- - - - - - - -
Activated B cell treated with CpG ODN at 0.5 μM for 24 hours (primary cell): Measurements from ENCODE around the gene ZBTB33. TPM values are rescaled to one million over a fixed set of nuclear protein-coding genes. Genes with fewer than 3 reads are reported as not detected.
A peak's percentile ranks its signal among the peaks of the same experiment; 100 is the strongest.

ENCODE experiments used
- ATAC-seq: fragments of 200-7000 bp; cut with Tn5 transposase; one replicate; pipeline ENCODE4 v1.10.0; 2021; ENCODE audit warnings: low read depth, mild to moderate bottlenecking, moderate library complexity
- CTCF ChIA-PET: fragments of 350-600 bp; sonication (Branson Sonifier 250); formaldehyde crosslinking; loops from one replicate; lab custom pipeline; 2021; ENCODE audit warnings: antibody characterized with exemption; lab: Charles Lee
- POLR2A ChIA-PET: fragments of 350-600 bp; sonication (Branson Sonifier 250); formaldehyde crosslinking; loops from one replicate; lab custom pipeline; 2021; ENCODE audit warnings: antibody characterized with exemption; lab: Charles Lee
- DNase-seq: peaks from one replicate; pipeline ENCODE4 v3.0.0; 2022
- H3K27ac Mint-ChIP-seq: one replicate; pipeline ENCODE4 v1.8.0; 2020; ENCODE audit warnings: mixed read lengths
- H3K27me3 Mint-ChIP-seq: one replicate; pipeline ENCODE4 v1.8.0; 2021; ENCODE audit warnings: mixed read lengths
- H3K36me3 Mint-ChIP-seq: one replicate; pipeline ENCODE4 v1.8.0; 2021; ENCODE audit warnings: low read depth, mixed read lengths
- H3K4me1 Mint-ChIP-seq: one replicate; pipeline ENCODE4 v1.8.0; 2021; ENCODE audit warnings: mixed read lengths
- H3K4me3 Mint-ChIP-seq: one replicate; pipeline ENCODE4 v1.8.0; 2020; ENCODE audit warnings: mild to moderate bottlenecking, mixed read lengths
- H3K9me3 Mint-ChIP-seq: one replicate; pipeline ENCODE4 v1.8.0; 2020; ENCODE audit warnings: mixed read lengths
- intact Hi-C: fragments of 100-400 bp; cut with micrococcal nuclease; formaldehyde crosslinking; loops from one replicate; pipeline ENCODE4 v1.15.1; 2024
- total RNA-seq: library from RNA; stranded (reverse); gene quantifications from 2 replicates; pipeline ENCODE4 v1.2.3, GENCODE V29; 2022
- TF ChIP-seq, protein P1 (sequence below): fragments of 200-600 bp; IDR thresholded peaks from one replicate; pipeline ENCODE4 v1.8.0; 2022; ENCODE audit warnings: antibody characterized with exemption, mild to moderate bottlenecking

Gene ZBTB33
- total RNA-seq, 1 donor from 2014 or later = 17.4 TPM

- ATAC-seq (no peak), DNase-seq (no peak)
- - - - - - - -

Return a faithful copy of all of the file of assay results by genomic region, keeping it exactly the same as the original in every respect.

Activated B cell treated with CpG ODN at 0.5 μM for 24 hours (primary cell): Measurements from ENCODE around the gene ZBTB33. TPM values are rescaled to one million over a fixed set of nuclear protein-coding genes. Genes with fewer than 3 reads are reported as not detected.
A peak's percentile ranks its signal among the peaks of the same experiment; 100 is the strongest.

ENCODE experiments used
- ATAC-seq: fragments of 200-7000 bp; cut with Tn5 transposase; one replicate; pipeline ENCODE4 v1.10.0; 2021; ENCODE audit warnings: low read depth, mild to moderate bottlenecking, moderate library complexity
- CTCF ChIA-PET: fragments of 350-600 bp; sonication (Branson Sonifier 250); formaldehyde crosslinking; loops from one replicate; lab custom pipeline; 2021; ENCODE audit warnings: antibody characterized with exemption; lab: Charles Lee
- POLR2A ChIA-PET: fragments of 350-600 bp; sonication (Branson Sonifier 250); formaldehyde crosslinking; loops from one replicate; lab custom pipeline; 2021; ENCODE audit warnings: antibody characterized with exemption; lab: Charles Lee
- DNase-seq: peaks from one replicate; pipeline ENCODE4 v3.0.0; 2022
- H3K27ac Mint-ChIP-seq: one replicate; pipeline ENCODE4 v1.8.0; 2020; ENCODE audit warnings: mixed read lengths
- H3K27me3 Mint-ChIP-seq: one replicate; pipeline ENCODE4 v1.8.0; 2021; ENCODE audit warnings: mixed read lengths
- H3K36me3 Mint-ChIP-seq: one replicate; pipeline ENCODE4 v1.8.0; 2021; ENCODE audit warnings: low read depth, mixed read lengths
- H3K4me1 Mint-ChIP-seq: one replicate; pipeline ENCODE4 v1.8.0; 2021; ENCODE audit warnings: mixed read lengths
- H3K4me3 Mint-ChIP-seq: one replicate; pipeline ENCODE4 v1.8.0; 2020; ENCODE audit warnings: mild to moderate bottlenecking, mixed read lengths
- H3K9me3 Mint-ChIP-seq: one replicate; pipeline ENCODE4 v1.8.0; 2020; ENCODE audit warnings: mixed read lengths
- intact Hi-C: fragments of 100-400 bp; cut with micrococcal nuclease; formaldehyde crosslinking; loops from one replicate; pipeline ENCODE4 v1.15.1; 2024
- total RNA-seq: library from RNA; stranded (reverse); gene quantifications from 2 replicates; pipeline ENCODE4 v1.2.3, GENCODE V29; 2022
- TF ChIP-seq, protein P1 (sequence below): fragments of 200-600 bp; IDR thresholded peaks from one replicate; pipeline ENCODE4 v1.8.0; 2022; ENCODE audit warnings: antibody characterized with exemption, mild to moderate bottlenecking

Gene ZBTB33
- total RNA-seq, 1 donor from 2014 or later = 17.4 TPM

- ATAC-seq (no peak), DNase-seq (no peak)